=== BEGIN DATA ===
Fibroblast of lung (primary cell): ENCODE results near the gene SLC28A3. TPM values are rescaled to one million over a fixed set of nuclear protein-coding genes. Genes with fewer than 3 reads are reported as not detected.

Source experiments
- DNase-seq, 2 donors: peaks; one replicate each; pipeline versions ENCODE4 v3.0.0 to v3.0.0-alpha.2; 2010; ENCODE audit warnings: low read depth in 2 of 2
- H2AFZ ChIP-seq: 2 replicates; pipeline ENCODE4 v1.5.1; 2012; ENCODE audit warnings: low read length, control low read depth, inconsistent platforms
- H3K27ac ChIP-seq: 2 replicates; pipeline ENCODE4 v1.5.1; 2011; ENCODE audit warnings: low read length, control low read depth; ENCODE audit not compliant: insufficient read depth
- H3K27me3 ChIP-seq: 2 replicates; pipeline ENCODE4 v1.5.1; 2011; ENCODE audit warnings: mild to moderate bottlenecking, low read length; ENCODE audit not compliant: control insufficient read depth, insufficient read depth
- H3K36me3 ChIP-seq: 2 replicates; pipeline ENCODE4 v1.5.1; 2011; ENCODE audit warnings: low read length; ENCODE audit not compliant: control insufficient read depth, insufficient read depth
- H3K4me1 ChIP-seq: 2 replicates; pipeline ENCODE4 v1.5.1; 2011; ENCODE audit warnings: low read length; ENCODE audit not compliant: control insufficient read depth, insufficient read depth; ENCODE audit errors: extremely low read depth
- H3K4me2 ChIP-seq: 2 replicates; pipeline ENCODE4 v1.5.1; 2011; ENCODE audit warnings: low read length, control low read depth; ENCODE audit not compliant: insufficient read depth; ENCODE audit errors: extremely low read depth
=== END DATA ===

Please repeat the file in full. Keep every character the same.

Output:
Fibroblast of lung (primary cell): ENCODE results near the gene SLC28A3. TPM values are rescaled to one million over a fixed set of nuclear protein-coding genes. Genes with fewer than 3 reads are reported as not detected.

Source experiments
- DNase-seq, 2 donors: peaks; one replicate each; pipeline versions ENCODE4 v3.0.0 to v3.0.0-alpha.2; 2010; ENCODE audit warnings: low read depth in 2 of 2
- H2AFZ ChIP-seq: 2 replicates; pipeline ENCODE4 v1.5.1; 2012; ENCODE audit warnings: low read length, control low read depth, inconsistent platforms
- H3K27ac ChIP-seq: 2 replicates; pipeline ENCODE4 v1.5.1; 2011; ENCODE audit warnings: low read length, control low read depth; ENCODE audit not compliant: insufficient read depth
- H3K27me3 ChIP-seq: 2 replicates; pipeline ENCODE4 v1.5.1; 2011; ENCODE audit warnings: mild to moderate bottlenecking, low read length; ENCODE audit not compliant: control insufficient read depth, insufficient read depth
- H3K36me3 ChIP-seq: 2 replicates; pipeline ENCODE4 v1.5.1; 2011; ENCODE audit warnings: low read length; ENCODE audit not compliant: control insufficient read depth, insufficient read depth
- H3K4me1 ChIP-seq: 2 replicates; pipeline ENCODE4 v1.5.1; 2011; ENCODE audit warnings: low read length; ENCODE audit not compliant: control insufficient read depth, insufficient read depth; ENCODE audit errors: extremely low read depth
- H3K4me2 ChIP-seq: 2 replicates; pipeline ENCODE4 v1.5.1; 2011; ENCODE audit warnings: low read length, control low read depth; ENCODE audit not compliant: insufficient read depth; ENCODE audit errors: extremely low read depth